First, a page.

Although originally designed by Google for the kinds of problems Google works on—large, distributed network applications—Go is now a general-purpose programming language useful in a wide variety of software domains. Many companies have started using Go because of its simplicity, ease of use, performance, low barrier of entry, and powerful tooling.
This book was written to help new programmers learn Go. Although there is an abundance of technical resources available for Go, most are geared toward experienced engineers. My goal here is to provide a more gentle introduction to the language.
This book is written for relatively inexperienced programmers who know nothing about Go. Although not exhaustive, it does cover all of the basics, and should leave you well positioned to tackle the more advanced material available on the language. The book also covers rudimentary programming skills via the exercises at the end of each chapter.
This book is organized as follows:
Chapter 10 introduces concurrency
For best results, the book should be read in order, as each chapter builds on the concepts covered in the preceding chapters. Each chapter ends with a set of exercises, and it’s important to actually complete them—it’s by solving problems like these that you learn to program. In particular, typing out the examples (and not just reading them) can help significantly.
The following typographical conventions are used in this book:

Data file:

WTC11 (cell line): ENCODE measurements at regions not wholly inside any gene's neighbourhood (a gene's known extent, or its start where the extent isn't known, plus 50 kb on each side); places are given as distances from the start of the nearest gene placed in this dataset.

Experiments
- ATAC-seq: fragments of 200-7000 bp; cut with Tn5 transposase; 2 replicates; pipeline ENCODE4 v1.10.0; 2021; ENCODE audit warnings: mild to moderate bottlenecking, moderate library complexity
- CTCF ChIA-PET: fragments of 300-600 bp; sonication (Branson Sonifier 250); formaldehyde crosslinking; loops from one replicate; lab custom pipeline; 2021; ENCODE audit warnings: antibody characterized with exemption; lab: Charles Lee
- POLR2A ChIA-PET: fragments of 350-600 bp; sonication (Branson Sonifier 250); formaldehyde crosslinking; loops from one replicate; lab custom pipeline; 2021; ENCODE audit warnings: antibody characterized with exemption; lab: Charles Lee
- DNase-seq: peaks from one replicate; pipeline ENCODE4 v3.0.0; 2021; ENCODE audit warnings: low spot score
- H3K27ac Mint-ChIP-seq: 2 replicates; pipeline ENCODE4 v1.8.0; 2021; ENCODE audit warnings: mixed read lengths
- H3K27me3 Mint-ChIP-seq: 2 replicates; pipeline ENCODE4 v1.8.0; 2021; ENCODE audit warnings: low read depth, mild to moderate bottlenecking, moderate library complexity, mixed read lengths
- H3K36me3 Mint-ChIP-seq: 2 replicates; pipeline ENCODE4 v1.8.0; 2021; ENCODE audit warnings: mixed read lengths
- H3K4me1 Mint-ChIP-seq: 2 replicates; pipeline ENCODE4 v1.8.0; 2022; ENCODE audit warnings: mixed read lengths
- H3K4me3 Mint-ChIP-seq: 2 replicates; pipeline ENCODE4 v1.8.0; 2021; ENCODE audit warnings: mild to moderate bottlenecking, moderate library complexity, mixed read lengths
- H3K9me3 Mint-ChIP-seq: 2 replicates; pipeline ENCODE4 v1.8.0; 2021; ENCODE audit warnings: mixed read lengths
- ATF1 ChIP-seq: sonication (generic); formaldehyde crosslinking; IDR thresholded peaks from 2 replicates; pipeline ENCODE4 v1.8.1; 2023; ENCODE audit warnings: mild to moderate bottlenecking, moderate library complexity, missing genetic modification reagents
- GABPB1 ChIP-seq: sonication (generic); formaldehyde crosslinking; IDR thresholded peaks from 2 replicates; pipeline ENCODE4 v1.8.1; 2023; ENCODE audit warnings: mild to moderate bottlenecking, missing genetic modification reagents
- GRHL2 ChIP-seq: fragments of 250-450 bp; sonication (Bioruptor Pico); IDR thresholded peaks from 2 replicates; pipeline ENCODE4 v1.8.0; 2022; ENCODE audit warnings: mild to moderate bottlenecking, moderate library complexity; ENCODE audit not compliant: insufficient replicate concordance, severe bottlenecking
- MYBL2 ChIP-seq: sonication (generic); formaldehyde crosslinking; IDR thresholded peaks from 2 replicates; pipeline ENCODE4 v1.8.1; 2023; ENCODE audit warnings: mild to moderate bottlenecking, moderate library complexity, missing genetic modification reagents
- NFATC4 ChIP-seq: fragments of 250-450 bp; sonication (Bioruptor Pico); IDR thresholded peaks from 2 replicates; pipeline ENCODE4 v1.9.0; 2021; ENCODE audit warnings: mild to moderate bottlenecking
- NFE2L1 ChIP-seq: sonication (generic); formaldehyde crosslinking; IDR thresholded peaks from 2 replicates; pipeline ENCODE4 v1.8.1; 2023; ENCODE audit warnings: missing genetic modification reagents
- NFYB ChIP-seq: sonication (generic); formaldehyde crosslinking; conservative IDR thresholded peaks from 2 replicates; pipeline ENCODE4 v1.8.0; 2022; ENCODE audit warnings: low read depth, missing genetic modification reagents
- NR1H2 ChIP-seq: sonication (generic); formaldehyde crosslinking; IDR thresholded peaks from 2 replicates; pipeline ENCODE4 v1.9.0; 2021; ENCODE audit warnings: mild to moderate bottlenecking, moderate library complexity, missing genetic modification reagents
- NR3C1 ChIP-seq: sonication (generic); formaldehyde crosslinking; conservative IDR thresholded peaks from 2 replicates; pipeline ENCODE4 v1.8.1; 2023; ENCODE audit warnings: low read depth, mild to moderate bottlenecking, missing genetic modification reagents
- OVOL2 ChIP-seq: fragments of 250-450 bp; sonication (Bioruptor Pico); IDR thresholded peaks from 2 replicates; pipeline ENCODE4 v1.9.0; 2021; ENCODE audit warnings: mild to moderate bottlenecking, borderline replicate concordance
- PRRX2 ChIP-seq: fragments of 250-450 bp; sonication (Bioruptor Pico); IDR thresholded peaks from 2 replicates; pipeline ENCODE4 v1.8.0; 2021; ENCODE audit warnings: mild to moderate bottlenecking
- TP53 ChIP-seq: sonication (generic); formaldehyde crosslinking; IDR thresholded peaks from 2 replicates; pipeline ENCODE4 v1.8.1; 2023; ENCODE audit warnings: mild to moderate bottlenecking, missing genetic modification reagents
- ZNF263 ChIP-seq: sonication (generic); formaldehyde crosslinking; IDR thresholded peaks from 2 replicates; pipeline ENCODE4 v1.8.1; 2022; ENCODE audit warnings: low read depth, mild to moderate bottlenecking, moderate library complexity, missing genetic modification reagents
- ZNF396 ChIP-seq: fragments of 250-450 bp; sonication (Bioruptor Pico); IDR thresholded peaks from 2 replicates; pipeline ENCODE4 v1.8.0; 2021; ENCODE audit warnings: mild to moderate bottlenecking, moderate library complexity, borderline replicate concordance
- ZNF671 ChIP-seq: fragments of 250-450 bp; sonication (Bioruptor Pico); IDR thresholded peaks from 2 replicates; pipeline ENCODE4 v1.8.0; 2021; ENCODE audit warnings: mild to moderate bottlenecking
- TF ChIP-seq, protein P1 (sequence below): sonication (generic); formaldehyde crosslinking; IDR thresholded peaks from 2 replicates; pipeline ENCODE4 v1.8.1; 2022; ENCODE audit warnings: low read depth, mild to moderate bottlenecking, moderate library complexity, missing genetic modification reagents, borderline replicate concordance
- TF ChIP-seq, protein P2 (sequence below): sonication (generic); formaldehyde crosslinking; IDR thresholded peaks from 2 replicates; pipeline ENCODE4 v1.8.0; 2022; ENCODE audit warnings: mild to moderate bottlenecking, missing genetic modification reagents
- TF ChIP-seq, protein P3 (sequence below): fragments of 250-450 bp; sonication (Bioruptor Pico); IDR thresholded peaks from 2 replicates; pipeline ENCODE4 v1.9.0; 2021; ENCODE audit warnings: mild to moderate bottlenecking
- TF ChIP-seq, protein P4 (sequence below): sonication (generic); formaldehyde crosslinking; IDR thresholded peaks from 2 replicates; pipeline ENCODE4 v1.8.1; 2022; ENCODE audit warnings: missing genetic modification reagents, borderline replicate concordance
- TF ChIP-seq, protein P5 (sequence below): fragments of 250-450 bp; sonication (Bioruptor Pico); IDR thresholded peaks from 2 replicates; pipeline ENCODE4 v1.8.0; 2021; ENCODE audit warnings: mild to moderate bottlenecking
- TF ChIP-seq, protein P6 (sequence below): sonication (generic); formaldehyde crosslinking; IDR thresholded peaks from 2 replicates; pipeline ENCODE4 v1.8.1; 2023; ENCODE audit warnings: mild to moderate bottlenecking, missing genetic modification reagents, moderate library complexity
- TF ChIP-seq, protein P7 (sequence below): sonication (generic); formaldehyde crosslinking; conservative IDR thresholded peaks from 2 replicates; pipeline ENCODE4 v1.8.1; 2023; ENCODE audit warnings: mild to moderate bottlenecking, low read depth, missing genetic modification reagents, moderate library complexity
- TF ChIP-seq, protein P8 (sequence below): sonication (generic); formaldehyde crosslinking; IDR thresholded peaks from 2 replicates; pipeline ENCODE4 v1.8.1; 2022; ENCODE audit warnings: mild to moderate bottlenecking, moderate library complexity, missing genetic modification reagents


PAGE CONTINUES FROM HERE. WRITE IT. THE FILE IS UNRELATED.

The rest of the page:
Indicates new terms, URLs, email addresses, filenames, and file extensions.
Used for program listings, as well as within paragraphs to refer to program elements such as variable or function names, databases, data types, environment variables, statements, and keywords.
Constant width bold
Shows commands or other text that should be typed literally by the user.
Constant width italic
Shows text that should be replaced with user-supplied values or by values determined by context.
This book is here to help you get your job done. In general, if example code is offered with this book, you may use it in your programs and documentation. You do not need to contact us for permission unless you’re reproducing a significant portion of the code. For example, writing a program that uses several chunks of code from this book does not require permission. Selling or distributing a CD-ROM of examples from O’Reilly books does require permission. Answering a question by citing this book and quoting example code does not require permission. Incorporating a significant amount of example code from this book into your product’s documentation does require permission.
We appreciate, but do not require, attribution. An attribution usually includes the title, author, publisher, and ISBN. For example: “Introducing Go by Caleb Doxsey (O’Reilly). Copyright 2016 Caleb Doxsey, 978-1-4919-4195-9.”
If you feel your use of code examples falls outside fair use or the permission given above, feel free to contact us at firstname.lastname@example.org.
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